ARLINGTON - A
University of Texas at Arlington linguist is working to save disappearing
languages in Native American communities in Oklahoma – a state with the highest
Native language diversity in the United States, but very little documentation.
Fitzgerald, associate professor and
chairperson of UT Arlington’s Department of Linguistics and TESOL, has won a $48,000 National Science Foundation grant along
with Mary Linn, an anthropologist at the University of Oklahoma and curator of
Native American language at the Sam Noble Oklahoma Museum of Natural History.
grant will fund research associated with the Oklahoma Breath of Life workshop
planned for next May in Norman, Okla. The program will reunite linguists with
Native Americans who attended a similar workshop there last year.
project was very successful. Three communities participated: Osage, Otoe, and
Natchez,” Fitzgerald said. The 2012 workshop will reinforce the original linguistic
mentor-mentee partnerships with those three communities and provide for seven
more groups whose languages have no fluent speakers.
project is modeled after the Breath of Life program at the University of
California, Berkley, which opened its archives on Native Americans and made a
tremendous amount of information accessible to linguists. Through phonetics
training, research and second source analysis, participants were able to
access, understand, and do research on materials on their languages, and to use
them for language revitalization.
though it was their heritage, they couldn’t access their ancestors’ language,”
Fitzgerald said, adding: “These are groups that went through genocide in our
country. People were herded to reservations and sent to boarding schools and
beaten for speaking their languages.”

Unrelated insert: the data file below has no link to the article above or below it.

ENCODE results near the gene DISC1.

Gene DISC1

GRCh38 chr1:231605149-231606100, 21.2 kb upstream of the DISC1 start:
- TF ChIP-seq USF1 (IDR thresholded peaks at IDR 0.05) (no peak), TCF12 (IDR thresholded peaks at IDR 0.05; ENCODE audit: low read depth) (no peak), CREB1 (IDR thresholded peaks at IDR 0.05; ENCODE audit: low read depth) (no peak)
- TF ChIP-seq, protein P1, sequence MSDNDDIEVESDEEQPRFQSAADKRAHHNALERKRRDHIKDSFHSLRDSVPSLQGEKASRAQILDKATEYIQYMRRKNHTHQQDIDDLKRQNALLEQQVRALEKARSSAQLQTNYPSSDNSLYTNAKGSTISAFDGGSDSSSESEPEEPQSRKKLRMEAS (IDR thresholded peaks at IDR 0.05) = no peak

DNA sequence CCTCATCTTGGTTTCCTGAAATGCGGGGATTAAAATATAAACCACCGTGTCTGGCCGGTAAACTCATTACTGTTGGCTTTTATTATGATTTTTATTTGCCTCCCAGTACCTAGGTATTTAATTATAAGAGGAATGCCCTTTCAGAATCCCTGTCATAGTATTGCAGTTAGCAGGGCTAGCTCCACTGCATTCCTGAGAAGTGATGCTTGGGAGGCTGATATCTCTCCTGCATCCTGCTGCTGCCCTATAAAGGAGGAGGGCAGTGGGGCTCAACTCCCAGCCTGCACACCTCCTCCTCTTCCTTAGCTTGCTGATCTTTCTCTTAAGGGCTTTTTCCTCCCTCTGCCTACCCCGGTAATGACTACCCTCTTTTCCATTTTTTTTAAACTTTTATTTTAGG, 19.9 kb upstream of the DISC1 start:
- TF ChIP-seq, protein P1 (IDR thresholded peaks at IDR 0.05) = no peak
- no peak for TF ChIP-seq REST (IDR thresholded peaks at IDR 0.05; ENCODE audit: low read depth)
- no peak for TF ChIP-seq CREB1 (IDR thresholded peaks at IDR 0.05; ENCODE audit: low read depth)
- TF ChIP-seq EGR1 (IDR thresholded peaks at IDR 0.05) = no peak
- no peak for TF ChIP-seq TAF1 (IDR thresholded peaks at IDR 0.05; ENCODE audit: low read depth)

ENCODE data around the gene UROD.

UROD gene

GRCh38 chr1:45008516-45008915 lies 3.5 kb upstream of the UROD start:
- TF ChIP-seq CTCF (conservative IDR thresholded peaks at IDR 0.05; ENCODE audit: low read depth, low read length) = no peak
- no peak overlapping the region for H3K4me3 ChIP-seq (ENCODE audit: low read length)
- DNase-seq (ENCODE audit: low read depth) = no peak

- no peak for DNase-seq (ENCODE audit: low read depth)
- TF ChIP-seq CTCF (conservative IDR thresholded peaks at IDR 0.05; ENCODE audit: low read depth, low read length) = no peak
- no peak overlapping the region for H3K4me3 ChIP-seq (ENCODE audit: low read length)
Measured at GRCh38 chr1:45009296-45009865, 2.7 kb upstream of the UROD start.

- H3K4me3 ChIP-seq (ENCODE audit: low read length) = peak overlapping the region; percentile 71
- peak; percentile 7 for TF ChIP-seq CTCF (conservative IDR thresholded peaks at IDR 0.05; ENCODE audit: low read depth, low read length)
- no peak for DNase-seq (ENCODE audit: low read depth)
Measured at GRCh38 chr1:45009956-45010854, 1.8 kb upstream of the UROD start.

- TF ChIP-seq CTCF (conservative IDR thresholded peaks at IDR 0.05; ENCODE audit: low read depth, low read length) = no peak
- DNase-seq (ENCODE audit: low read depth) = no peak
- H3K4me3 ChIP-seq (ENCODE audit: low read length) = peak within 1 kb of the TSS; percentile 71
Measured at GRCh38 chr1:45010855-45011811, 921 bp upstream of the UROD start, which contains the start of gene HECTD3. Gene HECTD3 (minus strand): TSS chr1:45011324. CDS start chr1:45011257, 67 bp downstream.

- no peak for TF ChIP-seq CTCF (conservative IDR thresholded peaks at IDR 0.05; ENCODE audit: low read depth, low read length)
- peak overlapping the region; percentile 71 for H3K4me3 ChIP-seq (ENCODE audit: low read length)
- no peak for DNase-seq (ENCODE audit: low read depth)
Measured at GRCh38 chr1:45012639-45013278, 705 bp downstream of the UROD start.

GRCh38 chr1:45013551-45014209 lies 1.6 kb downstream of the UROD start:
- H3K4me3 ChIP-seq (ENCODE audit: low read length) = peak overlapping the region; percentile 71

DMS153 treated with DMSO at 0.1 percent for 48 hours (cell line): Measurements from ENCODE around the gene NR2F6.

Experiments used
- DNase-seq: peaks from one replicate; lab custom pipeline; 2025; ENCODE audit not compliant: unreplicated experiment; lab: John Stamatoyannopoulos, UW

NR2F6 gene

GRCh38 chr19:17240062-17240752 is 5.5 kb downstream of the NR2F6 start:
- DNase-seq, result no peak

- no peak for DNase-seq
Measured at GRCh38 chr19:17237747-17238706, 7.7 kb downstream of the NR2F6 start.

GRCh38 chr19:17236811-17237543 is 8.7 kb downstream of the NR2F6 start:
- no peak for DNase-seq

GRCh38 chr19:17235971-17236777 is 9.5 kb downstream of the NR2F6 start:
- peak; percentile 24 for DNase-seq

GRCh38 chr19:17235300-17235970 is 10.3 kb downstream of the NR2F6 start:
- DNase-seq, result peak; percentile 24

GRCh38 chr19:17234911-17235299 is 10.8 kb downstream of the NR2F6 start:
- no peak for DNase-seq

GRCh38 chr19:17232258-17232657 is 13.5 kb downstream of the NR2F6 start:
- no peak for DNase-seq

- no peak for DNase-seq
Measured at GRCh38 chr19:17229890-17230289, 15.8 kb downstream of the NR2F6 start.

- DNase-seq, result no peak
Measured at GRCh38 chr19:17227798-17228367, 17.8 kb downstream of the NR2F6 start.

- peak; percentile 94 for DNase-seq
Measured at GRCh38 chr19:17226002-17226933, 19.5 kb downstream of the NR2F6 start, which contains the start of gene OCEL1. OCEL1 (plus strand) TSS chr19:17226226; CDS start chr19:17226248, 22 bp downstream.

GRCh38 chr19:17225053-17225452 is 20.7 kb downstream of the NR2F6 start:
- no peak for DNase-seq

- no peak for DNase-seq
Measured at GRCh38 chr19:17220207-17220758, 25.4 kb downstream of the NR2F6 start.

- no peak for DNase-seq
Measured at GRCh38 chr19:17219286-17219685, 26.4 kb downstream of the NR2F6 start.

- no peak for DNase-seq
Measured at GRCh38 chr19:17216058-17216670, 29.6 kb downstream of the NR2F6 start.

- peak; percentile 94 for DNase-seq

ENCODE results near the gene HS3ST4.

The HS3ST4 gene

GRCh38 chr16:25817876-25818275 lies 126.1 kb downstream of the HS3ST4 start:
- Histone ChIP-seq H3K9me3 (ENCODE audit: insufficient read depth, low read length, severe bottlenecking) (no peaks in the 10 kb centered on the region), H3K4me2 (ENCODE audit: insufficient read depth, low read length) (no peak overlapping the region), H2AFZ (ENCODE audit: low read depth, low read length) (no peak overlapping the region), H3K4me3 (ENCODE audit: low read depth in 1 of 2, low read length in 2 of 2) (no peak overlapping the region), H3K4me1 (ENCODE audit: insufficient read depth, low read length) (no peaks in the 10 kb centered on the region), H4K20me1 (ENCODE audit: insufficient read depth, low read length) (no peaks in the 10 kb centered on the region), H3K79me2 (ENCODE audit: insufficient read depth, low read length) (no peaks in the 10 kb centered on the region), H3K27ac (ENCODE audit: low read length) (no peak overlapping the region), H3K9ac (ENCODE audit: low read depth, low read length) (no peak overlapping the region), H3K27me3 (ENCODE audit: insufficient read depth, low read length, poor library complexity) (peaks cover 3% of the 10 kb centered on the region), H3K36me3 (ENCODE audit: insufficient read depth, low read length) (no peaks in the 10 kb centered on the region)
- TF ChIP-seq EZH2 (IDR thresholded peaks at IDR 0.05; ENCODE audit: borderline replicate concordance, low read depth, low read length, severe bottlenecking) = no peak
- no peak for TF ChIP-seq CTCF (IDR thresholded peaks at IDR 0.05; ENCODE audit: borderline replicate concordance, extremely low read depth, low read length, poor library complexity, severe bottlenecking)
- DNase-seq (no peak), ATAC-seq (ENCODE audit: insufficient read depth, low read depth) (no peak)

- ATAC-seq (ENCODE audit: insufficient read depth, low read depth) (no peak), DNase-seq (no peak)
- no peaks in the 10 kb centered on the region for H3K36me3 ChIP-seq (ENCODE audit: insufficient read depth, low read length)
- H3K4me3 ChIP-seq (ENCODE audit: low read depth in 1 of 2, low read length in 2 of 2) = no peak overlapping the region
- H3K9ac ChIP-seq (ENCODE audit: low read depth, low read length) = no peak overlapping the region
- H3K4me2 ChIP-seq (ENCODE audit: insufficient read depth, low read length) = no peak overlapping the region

such painful experiences, many Native Americans chose not to teach their
language to their children to prevent future persecution.
course of action had detrimental affects on entire tribes, Fitzgerald said.
Language plays a critical role in grounding children in their culture and fostering
positive self-esteem. Such affirmation also may help fight drug and alcohol
abuse and other concerns such as depression and suicide, Linn said.
has 39 languages that were at one time spoken by tribes throughout Oklahoma,
according to the National Geographic’s Enduring Voices: Saving Disappearing
Languages Project. Seventeen of those languages are no longer spoken by a native
speaker, and only 6 to 7 have a few very elderly speakers, which means they
will no longer have speakers in the next few years.
and Linn said their work may lead to documented new speakers and the production
of grammar guides and dictionaries.
American language reclamation projects such as this new study provide an
important part of the historical documentation of the United States for all its
citizens, the researchers said.
hear words spoken in the Osage language, visit www.osagetribe.com/language/.
linguistic studies are representative of the research under way at The University
of Texas at Arlington, a comprehensive research and teaching institution of
nearly 34,000 students in the heart of North Texas. Visit www.uta.edu to learn more.
The University of Texas at Arlington is an Equal Opportunity and Affirmative Action employer.